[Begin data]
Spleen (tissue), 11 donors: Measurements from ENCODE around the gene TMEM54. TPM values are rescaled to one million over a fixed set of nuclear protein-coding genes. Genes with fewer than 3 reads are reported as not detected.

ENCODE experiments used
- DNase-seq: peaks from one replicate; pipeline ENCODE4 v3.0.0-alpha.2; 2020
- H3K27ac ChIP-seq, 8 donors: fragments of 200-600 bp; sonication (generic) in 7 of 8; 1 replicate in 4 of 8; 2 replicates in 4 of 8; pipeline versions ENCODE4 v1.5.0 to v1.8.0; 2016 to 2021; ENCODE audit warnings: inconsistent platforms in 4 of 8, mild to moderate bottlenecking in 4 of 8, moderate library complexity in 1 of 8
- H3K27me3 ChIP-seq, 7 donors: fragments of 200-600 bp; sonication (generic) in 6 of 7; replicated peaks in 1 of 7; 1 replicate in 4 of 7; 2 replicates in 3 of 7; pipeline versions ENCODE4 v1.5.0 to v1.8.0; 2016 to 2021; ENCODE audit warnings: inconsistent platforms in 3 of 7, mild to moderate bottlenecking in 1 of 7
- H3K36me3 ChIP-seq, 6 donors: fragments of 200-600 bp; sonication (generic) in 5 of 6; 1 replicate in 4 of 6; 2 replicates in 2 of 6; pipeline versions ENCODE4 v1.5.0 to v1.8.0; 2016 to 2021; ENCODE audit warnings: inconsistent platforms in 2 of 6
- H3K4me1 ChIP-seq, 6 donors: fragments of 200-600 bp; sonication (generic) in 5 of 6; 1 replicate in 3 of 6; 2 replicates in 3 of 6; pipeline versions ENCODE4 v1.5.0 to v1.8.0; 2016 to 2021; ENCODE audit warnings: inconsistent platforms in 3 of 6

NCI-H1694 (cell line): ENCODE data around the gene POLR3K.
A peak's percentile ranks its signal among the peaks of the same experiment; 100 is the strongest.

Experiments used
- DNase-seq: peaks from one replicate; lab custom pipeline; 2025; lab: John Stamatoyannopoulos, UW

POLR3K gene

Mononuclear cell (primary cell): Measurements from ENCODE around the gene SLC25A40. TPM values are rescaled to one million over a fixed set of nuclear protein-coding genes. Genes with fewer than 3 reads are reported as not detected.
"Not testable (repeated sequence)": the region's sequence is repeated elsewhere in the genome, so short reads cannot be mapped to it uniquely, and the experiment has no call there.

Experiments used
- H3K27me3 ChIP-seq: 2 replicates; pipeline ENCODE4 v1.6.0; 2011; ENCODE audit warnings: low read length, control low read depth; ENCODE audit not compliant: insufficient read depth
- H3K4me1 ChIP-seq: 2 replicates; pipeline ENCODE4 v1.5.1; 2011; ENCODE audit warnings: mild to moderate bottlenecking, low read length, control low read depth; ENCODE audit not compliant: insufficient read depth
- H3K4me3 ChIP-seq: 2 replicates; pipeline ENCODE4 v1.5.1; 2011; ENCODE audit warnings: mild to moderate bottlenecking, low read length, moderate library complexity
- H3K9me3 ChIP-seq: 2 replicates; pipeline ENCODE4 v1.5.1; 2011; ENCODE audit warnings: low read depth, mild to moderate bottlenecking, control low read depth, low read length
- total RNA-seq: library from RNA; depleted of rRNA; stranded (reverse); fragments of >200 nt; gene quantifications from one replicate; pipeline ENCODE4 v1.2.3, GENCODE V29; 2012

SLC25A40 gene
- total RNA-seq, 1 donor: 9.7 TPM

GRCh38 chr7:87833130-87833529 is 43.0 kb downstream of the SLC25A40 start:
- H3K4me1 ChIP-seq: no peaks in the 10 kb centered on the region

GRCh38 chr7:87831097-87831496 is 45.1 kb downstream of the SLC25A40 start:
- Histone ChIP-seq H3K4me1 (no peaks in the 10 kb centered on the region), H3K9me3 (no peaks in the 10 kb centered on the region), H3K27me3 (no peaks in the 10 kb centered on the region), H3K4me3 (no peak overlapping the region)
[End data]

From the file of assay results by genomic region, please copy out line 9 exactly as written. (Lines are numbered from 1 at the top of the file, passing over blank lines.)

A peak's percentile ranks its signal among the peaks of the same experiment; 100 is the strongest.